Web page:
I take a breath and sit down, exhaling as I do. For a few hours I have nothing to do. I close my eyes, the sun warming my face and shoulders. I hear birds and begin to identify them by their call — chickadees, wrens, blue jays.

Blinking, I lean over, noticing the reflections of trees on the surface of the water. As I look closer, my eyes adjust like a camera finding focus — to the stones, leaves, and dirt on the creek bed below. Suddenly, there is movement.

“Kids!” I yell, keeping my head down so I don’t lose track of what’s below me. “Come look at this!”

I warn them to walk slowly once they get to where I am. They gather beside me and I use my finger as a guide, pointing out what I want them to see. Below the surface are several crayfish the size of my pinky fingernail. We squeal in wonder at their size and the fact that we might have missed them.

Minnows dart back and forth near the tiny creatures. We see more crayfish, in various sizes, and what looks like a salamander, one we haven’t identified before, curled around a pebble almost exactly the same shade of dark brown.

“I can’t believe how tiny they are,” says my oldest, turning to me with her eyes full of excitement.

“I can’t believe I almost didn’t see them,” I reply, grasping her arm. “I’m so glad I kept looking.”

*****

Just yesterday, as I drove to pick up my son from soccer practice, I looked up to see a small flock of geese flying low over the road and below a dusty pink sky. I rolled down my window so I could hear them honking overhead as they flew toward the pond where they stay for the night.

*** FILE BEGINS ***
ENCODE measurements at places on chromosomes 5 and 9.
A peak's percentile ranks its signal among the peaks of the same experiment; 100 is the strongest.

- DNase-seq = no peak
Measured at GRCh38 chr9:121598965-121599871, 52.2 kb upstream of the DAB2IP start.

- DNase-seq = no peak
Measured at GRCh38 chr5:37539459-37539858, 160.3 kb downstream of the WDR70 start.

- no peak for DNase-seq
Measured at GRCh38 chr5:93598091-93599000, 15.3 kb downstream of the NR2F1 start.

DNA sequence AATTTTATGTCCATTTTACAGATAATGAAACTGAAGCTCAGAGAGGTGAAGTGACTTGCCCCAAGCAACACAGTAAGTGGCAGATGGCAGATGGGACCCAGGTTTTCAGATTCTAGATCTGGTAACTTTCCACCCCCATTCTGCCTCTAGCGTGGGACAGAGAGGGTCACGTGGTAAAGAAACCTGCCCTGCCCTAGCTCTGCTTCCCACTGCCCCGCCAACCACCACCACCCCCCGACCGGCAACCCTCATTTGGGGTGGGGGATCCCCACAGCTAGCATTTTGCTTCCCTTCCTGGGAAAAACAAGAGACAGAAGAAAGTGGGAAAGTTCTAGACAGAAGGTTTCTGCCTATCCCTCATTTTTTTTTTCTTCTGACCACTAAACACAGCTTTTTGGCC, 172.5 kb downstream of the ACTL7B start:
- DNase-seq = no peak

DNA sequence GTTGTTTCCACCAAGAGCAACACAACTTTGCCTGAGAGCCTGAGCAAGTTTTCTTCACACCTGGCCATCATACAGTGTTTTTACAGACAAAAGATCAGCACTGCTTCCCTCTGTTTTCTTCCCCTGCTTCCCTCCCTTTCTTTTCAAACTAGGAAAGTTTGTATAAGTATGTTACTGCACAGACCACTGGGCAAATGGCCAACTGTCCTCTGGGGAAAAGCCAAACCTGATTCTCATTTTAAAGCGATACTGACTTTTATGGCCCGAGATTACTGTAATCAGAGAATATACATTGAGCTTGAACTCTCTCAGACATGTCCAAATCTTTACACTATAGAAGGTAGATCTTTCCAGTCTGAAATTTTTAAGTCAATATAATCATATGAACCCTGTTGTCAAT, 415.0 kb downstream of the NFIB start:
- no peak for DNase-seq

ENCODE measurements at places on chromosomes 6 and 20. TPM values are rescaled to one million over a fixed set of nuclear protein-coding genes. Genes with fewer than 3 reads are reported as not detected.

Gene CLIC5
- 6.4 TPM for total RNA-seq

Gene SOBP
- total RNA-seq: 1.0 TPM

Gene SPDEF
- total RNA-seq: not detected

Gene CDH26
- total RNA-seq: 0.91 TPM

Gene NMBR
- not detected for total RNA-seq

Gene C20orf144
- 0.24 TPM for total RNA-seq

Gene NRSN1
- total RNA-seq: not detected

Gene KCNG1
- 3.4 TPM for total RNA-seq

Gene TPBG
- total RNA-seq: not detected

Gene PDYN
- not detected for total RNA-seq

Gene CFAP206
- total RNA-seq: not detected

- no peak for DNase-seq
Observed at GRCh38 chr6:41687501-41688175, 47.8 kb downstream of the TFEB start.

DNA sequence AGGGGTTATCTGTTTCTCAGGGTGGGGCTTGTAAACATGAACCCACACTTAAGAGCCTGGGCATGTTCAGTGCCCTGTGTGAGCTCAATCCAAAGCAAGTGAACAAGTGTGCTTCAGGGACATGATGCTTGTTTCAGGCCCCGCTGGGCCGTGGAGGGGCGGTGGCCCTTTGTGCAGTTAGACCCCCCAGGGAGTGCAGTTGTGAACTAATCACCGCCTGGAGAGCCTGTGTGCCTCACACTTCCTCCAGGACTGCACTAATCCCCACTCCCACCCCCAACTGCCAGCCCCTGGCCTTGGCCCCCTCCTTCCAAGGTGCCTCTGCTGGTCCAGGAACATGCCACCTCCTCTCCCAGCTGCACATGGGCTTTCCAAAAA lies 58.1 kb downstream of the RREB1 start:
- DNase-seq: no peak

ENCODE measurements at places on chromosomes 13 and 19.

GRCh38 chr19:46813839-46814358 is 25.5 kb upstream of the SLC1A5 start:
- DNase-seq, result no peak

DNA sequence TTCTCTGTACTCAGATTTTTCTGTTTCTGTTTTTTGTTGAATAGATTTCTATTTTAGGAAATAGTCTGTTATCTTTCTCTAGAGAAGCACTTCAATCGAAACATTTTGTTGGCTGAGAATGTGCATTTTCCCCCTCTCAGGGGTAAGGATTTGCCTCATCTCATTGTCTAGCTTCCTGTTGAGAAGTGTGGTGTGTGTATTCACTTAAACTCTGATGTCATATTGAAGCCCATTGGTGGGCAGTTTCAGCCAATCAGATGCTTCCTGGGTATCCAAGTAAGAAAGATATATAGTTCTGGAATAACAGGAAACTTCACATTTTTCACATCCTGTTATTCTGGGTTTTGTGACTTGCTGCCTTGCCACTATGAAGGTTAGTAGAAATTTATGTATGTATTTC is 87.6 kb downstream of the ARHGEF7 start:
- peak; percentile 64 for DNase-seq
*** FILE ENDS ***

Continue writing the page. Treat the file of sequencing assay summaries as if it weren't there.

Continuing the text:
The fields near the high school have finally been cleared of corn, and I can see the moon climbing over the horizon. The sunset’s pinks and reds are reflected in streaks of clouds high in the sky. I sigh as I pull into the parking lot, grateful for the lessons that looking out the window have taught me.

So often I say to the kids, “Look at that sky!” or “Did you see the moon?” How else will they learn to pay attention? How else will they learn to look up from whatever they might be doing to marvel at what’s around them? There are times my heart catches in my throat at the beauty of the ordinary world.

This is our proper and endless work.

 

Words and image by Beth Lehman,

Pizza Dough by Heart

I haven’t made pizza dough in over a year. I used to make it all the time, at least once a week like clockwork. I’d pull out the old Betty Crocker Cookbook because, even though I made the dough week after week, I never memorized the recipe. But I liked pulling out that old book. My father-in-law sent it to my husband, along with a half-dozen others, when Adam applied to be a firefighter. He hadn’t been hired yet, but my father-in-law must have had a hunch that he would. Every firefighter needs to know how to cook, he said. I suppose he’s right.